In this first of a three-part series on technology and birth, we will look at why long-established ways of caring for pregnant women and assisting childbirth were undermined and began to be replaced.
It was on October 12, 2010 that Ágnes Geréb first appeared in a Budapest court-room, shackled like a dangerous criminal. An obstetrician convinced of the need to bring childbirth back into the hands and homes of mothers, Geréb had assisted in 3,500 natural home-births over the previous 17 years. In that time, an ever-growing community of mothers and fathers regarded her as an honorary member of their family, grateful for a gift she had given them which had previously seemed out of reach. And with only three neonatal deaths under her care throughout that period, even a statistically-driven analysis could not undermine Geréb’s credibility.
Yet, caught in the grey zone of quasi-legality within which home-birth exists in so much of the modern world, Ágnes Geréb found herself accused of negligent malpractice. As this is being written in the spring of 2018, Geréb is on the verge of returning to prison, after a complex and torturous eight years of appeals and counter-appeals, including more than three years of strict house arrest. Now, with all other legal recourse exhausted, only a pardon from Hungarian President János Áder can prevent this noble woman’s imprisonment.
Sadly, when this case reaches the attention of the international press, it often does so merely to contribute to a critique of the current Hungarian government. This hypocritically and short-sightedly obscures the wider context and process of which Ágnes Geréb’s cause and plight is such a poignant consequence. For while many Hungarian supporters of Geréb would certainly advocate legal and attitudinal changes in their own country, this situation is part of a long and successful campaign across the Western world to control, pathologize, and institutionalize childbirth, resulting in a standard approach through which a woman is alienated from the birth of her own child, taught to fear the process as a patient fears a fatal disease, and subjected to a routine battery of excessive intervention and manipulation. The chains around Ágnes Geréb eight years ago, and the prison cell that may still await her, are a consequence of what our civilization has done to the most fundamental of human events. What has happened to childbirth is a horrible case study of our descent into a dehumanized, technological society.
What the Body Knows
“Normal, spontaneous childbirth is an automatic sequence,” explains Jennifer Block in Pushed: The Painful Truth about Childbirth and Modern Maternity Care, “a series of internal and external movements, voluntary and involuntary, that a woman’s body makes in order to have a baby.” A pregnant woman is neither a victim of fate nor a helpless object of the medical profession, but is naturally endowed, under usual circumstances, to finish what has begun, and deliver, under the rhythms of her own body and person, the baby she has carried with similar innate capacities. The way in which this has happened from Eve until today is worth, as Block relates it, elucidating and emphasizing.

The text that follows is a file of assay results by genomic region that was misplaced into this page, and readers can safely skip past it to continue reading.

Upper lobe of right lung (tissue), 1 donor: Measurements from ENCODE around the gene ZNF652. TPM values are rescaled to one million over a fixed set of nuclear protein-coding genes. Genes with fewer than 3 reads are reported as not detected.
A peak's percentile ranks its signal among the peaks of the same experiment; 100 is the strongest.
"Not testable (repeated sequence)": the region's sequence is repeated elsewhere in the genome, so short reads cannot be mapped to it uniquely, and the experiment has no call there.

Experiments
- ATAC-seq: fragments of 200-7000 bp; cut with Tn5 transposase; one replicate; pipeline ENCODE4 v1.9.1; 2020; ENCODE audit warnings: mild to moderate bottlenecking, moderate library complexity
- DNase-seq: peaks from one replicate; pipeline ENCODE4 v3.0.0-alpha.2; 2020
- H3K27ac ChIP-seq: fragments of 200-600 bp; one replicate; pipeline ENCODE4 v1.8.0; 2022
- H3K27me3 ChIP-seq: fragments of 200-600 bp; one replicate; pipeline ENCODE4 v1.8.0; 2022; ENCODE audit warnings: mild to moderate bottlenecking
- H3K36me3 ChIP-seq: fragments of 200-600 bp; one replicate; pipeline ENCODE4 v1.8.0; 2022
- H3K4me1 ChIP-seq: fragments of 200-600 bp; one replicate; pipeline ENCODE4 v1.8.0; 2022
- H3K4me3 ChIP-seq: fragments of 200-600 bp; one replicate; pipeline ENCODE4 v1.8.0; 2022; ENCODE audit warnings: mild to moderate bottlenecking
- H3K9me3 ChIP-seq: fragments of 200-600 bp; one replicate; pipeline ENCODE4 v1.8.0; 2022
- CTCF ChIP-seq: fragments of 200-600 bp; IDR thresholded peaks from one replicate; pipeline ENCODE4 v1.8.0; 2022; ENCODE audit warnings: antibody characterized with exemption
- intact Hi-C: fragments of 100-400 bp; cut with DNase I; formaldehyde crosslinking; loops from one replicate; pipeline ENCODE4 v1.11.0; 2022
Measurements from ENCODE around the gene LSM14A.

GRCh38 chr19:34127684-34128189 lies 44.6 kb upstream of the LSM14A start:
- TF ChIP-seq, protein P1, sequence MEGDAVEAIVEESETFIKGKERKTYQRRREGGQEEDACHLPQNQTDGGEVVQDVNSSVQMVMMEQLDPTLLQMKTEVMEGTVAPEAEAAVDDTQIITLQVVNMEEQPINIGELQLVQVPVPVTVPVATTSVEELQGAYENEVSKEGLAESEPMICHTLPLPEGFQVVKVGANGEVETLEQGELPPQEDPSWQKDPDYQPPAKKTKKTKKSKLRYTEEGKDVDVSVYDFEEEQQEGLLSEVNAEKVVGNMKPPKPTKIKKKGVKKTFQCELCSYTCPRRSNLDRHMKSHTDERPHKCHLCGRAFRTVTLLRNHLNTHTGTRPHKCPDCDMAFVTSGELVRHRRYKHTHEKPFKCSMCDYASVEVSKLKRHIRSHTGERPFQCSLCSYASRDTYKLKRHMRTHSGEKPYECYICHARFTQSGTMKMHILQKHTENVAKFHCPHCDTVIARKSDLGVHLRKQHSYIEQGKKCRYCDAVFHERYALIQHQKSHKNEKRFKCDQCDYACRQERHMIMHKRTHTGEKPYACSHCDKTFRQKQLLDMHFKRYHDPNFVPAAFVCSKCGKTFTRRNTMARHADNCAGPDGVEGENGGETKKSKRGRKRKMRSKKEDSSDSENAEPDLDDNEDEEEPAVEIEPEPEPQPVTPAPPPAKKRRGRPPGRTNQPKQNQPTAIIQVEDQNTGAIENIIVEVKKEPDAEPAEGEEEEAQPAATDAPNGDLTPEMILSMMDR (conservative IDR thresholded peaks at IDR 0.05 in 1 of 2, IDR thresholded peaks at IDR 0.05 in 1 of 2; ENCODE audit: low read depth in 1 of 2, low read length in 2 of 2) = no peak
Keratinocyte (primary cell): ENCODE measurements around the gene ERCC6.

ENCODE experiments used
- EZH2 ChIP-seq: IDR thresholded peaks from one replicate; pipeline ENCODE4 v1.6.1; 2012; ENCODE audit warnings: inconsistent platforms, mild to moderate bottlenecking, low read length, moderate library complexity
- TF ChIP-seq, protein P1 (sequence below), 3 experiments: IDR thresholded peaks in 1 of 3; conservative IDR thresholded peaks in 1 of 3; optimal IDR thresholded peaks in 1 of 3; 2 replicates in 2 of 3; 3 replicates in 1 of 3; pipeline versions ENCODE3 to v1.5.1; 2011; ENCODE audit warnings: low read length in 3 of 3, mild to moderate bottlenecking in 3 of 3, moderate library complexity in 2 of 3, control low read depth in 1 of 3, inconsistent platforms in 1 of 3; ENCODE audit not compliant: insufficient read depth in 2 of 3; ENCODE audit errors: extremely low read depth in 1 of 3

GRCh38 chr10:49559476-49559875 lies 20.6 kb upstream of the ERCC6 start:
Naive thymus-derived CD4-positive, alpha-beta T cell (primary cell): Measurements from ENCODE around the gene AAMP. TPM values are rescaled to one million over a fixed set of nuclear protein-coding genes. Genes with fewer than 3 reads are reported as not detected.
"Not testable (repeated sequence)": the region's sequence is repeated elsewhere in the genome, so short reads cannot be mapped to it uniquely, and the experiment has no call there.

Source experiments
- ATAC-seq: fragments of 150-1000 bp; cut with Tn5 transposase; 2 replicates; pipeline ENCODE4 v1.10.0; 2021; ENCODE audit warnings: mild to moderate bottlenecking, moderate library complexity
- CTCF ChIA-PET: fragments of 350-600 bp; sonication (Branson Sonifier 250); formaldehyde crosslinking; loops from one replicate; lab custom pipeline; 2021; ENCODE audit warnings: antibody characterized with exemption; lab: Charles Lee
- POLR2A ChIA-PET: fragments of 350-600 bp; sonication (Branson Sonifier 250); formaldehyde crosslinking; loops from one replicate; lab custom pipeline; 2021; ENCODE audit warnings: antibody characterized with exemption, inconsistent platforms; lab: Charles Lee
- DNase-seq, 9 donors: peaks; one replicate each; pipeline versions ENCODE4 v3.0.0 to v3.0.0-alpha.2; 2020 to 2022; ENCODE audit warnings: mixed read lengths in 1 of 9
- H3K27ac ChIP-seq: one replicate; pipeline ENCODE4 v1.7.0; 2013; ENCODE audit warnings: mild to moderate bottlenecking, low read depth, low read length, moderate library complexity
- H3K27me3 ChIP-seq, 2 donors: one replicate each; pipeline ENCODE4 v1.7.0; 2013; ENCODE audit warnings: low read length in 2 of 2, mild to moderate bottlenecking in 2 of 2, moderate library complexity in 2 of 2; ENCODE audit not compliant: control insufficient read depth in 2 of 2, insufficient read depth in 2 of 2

“The pituitary gland releases the hormone oxytocin, which causes the smooth lining of the uterus to contract rhythmically, and those contractions gradually accelerate and intensify. The lower portion of the uterus, the cervix softens and opens into the vagina; the pelvic joints and ligaments become pliant; the amniotic sac—the membrane that surrounds the fetus and fluid—ruptures. The baby descends into the pelvis and through the dilated cervix, and with the aid of muscular efforts, bodily movement, and the stretching of the pelvic anatomy, is expelled from womb to world. This physiological sequence continues after the birth as well. The uterus contracts further; the remaining blood flows from the placenta to the fetus through the umbilical cord; the placenta detaches and is expelled. Still more contractions follow, which retract and repair the extensive network of uterine blood vessels left enlarged and exposed by the shorn placenta. The breasts, meanwhile, produce colostrum—highly concentrated breast milk—in the mammary glands.”
And so a new person arrives on center stage. “Both magnificently dynamic and somewhat predictable, the duration of each stage of the birth process, and even to some extent the order in which they occur, vary from woman to woman and birth to birth.” But this constant yet changeable and variable drama of nativity is no longer normal. “Very few women in the United States experience this physiological sequence,” Block sadly concludes, and, instead, “most American women give birth wired to a rig of machines.” This is not, of course, a solely American story, and we can see this situation across Europe and North America, as well as everywhere else that modern Western assumptions have become entrenched. But throughout the process, the United States has been a leading and extreme example of the journey from natural birth to mechanized, pathologized, and institutional birth. How did this happen?
The Technological Mind Reaches the Womb